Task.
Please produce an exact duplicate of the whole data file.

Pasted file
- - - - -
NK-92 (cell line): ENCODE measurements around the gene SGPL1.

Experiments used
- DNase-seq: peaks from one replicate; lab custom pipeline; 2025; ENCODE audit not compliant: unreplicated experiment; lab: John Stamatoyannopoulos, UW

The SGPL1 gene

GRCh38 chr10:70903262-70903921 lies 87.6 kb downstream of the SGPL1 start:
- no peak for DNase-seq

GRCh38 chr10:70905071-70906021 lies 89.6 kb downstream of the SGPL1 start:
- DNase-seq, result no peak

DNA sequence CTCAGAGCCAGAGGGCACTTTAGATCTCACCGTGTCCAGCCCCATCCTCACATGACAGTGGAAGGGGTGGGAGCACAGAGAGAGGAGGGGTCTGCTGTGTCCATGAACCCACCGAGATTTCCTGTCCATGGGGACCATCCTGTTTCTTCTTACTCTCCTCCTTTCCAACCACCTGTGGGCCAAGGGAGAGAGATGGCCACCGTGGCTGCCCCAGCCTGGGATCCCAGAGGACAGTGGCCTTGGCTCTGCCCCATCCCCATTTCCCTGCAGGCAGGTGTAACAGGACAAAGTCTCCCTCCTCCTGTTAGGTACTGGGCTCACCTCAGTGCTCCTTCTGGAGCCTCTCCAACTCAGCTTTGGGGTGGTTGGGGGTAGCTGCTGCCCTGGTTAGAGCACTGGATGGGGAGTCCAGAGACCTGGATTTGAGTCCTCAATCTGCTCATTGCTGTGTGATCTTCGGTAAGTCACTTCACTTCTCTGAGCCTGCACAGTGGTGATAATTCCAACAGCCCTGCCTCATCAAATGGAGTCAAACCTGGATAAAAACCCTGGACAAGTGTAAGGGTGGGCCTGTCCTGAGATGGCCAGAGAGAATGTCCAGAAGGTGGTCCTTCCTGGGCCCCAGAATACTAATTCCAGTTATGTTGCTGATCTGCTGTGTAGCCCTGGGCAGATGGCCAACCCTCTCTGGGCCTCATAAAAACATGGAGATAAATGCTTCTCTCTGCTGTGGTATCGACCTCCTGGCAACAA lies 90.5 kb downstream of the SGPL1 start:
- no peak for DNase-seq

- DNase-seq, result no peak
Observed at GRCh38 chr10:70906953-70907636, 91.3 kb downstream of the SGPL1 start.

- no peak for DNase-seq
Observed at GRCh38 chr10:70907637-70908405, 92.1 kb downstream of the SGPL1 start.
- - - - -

NK-92 (cell line): ENCODE measurements around the gene SGPL1.

Experiments used
- DNase-seq: peaks from one replicate; lab custom pipeline; 2025; ENCODE audit not compliant: unreplicated experiment; lab: John Stamatoyannopoulos, UW

The SGPL1 gene

GRCh38 chr10:70903262-70903921 lies 87.6 kb downstream of the SGPL1 start:
- no peak for DNase-seq

GRCh38 chr10:70905071-70906021 lies 89.6 kb downstream of the SGPL1 start:
- DNase-seq, result no peak

DNA sequence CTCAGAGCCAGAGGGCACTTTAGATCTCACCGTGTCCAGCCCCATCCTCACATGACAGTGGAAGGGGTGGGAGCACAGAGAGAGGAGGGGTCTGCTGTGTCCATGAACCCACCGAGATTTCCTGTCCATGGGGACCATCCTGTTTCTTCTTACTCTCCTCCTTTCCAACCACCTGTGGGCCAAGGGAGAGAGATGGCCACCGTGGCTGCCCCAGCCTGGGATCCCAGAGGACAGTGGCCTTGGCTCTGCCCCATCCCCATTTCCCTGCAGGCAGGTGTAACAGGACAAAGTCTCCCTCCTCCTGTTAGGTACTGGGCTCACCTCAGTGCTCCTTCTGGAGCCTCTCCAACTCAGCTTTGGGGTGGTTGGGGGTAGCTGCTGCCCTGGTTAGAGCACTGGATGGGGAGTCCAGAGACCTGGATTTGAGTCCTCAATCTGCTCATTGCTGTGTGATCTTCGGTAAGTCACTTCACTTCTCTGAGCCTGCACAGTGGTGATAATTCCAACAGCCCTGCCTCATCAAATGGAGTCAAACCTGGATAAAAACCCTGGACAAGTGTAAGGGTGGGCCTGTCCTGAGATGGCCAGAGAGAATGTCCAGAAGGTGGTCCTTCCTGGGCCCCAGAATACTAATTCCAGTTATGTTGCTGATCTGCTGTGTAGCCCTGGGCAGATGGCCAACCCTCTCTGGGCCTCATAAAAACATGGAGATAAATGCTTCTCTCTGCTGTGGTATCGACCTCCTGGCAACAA lies 90.5 kb downstream of the SGPL1 start:
- no peak for DNase-seq

- DNase-seq, result no peak
Observed at GRCh38 chr10:70906953-70907636, 91.3 kb downstream of the SGPL1 start.

- no peak for DNase-seq
Observed at GRCh38 chr10:70907637-70908405, 92.1 kb downstream of the SGPL1 start.